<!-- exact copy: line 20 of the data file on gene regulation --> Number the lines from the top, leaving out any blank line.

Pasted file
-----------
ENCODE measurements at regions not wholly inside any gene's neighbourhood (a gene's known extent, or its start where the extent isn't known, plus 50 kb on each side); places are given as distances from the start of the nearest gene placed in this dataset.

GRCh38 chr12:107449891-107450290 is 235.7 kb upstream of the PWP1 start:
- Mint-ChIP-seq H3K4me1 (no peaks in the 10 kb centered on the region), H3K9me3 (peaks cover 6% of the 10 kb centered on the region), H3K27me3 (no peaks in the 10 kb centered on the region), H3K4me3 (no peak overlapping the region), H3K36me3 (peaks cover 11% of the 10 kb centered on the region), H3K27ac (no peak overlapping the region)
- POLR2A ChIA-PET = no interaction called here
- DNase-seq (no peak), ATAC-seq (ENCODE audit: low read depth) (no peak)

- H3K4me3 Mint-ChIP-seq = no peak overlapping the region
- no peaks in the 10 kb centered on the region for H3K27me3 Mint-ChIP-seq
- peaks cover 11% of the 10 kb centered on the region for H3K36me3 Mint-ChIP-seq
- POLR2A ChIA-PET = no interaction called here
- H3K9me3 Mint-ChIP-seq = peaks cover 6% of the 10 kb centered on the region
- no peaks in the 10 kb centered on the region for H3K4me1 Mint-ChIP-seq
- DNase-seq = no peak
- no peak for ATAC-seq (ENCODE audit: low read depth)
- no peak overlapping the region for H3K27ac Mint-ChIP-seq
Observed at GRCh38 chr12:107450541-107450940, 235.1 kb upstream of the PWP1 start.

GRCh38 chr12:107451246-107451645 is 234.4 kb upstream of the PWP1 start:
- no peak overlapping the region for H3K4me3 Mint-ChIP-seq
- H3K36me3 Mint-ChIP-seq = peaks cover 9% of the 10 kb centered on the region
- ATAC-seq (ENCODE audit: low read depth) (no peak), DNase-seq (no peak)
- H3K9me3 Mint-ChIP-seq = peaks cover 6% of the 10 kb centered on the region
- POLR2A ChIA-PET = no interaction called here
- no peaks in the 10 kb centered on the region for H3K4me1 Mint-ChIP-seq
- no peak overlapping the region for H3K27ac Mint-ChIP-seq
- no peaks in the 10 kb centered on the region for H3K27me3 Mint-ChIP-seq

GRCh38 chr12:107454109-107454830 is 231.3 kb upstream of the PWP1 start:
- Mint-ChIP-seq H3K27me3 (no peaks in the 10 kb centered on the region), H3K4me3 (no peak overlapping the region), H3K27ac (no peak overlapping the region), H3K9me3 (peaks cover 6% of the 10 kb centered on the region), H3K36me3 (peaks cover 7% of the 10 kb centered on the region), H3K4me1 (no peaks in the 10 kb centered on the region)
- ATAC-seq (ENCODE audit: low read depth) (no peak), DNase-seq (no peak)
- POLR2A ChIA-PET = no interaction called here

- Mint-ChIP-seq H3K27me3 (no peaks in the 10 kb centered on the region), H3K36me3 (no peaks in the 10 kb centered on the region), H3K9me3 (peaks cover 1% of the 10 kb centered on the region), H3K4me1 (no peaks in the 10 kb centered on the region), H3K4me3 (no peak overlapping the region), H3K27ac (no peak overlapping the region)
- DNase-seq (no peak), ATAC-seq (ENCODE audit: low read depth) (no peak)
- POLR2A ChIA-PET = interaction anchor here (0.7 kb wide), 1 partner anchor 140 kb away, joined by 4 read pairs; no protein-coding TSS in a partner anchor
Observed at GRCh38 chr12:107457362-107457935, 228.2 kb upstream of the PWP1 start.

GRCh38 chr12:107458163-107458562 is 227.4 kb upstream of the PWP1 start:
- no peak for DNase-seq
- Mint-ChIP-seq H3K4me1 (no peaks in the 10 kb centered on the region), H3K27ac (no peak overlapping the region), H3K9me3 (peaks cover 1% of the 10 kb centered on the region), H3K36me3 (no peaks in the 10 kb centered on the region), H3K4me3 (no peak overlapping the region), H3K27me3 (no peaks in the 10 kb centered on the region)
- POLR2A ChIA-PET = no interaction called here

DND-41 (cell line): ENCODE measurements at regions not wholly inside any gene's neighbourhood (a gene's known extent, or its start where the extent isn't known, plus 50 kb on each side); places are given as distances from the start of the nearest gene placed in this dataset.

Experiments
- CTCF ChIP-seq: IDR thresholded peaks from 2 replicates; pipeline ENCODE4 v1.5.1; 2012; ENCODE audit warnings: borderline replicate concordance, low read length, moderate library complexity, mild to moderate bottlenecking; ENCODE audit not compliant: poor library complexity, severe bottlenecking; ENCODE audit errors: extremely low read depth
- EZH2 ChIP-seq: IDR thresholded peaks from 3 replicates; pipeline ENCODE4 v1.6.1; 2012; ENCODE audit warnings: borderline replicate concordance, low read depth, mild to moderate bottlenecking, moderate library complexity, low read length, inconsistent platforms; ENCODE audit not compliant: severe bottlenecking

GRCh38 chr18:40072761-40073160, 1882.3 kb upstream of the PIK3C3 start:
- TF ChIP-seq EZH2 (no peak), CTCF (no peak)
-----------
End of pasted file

- H3K9me3 Mint-ChIP-seq = peaks cover 6% of the 10 kb centered on the region